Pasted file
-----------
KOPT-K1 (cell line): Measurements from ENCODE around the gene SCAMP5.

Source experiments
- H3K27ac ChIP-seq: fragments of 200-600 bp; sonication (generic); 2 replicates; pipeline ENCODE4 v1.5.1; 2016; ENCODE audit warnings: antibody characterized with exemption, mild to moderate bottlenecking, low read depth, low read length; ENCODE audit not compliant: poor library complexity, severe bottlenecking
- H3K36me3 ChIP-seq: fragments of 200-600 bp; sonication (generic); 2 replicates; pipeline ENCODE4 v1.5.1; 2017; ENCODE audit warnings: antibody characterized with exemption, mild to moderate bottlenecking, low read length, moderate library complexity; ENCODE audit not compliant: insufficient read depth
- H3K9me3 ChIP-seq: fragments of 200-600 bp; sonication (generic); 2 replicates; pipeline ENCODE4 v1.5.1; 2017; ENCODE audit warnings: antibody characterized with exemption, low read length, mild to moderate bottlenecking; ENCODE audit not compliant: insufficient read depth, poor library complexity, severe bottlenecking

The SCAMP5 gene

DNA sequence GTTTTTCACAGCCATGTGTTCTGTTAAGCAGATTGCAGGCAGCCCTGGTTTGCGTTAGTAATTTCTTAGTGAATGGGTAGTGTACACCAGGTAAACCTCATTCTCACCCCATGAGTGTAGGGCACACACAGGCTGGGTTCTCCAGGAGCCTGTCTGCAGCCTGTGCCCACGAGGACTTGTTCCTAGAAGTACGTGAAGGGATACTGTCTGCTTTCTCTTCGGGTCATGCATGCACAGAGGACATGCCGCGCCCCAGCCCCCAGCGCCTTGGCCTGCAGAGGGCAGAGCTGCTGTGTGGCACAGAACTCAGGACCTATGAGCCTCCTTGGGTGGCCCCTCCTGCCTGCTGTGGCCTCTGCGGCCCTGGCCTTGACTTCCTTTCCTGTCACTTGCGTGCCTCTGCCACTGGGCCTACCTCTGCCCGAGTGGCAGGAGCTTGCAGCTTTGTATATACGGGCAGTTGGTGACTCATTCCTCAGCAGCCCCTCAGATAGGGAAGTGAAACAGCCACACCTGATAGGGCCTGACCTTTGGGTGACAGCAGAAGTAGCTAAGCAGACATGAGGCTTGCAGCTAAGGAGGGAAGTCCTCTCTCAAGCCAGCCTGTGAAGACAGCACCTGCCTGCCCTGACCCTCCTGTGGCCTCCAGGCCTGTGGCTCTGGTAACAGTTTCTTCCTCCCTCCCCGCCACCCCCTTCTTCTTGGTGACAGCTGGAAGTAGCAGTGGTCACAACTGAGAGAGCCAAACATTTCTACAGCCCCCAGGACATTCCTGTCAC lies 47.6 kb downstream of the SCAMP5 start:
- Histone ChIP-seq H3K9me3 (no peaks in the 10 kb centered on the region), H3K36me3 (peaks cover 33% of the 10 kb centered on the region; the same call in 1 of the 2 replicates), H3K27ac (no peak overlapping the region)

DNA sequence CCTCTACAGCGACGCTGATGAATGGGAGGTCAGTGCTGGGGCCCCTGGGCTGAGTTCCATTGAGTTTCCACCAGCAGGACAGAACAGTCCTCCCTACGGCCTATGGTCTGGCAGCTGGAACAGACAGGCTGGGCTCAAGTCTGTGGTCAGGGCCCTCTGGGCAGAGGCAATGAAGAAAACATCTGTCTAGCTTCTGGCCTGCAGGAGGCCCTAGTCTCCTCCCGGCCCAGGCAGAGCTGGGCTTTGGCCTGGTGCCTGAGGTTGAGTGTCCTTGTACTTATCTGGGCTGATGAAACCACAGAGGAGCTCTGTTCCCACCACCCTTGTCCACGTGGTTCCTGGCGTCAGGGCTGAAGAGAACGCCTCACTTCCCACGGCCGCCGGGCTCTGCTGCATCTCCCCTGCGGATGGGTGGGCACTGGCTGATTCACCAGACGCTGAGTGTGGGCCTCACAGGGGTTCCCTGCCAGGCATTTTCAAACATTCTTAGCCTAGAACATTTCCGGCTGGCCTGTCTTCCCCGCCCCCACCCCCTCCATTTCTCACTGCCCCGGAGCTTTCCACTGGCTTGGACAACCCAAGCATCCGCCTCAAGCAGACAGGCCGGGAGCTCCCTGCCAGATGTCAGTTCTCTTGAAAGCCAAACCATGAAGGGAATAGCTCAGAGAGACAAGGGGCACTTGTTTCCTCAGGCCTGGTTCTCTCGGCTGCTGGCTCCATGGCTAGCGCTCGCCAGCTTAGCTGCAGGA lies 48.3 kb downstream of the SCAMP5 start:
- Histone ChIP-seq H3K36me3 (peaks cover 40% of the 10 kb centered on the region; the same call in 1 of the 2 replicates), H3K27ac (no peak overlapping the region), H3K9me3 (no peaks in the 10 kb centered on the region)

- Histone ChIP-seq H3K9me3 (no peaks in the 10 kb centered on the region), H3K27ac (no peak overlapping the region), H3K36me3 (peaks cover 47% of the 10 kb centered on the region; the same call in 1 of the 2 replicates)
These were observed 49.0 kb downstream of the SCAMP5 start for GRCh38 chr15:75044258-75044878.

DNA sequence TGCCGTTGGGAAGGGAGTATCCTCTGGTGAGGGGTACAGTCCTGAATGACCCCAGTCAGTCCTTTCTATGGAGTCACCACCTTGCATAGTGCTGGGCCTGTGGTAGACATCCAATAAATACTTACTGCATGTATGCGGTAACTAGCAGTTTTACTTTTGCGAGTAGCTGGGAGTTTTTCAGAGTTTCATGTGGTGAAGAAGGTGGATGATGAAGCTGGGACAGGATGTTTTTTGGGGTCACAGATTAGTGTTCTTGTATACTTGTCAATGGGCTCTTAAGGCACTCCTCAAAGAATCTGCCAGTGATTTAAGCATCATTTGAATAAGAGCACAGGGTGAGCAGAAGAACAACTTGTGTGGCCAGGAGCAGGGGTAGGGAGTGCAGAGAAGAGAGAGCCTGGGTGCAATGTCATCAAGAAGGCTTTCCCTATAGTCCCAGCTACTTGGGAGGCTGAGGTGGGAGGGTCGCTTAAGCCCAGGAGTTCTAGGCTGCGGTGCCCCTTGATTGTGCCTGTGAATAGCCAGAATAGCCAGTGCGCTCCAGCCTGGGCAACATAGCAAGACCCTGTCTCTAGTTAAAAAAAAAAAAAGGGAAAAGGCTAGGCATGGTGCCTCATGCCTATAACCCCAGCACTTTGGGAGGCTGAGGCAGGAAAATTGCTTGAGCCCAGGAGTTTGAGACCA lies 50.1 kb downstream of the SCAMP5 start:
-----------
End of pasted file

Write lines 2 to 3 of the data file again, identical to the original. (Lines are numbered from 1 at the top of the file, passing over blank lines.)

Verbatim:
Source experiments
- H3K27ac ChIP-seq: fragments of 200-600 bp; sonication (generic); 2 replicates; pipeline ENCODE4 v1.5.1; 2016; ENCODE audit warnings: antibody characterized with exemption, mild to moderate bottlenecking, low read depth, low read length; ENCODE audit not compliant: poor library complexity, severe bottlenecking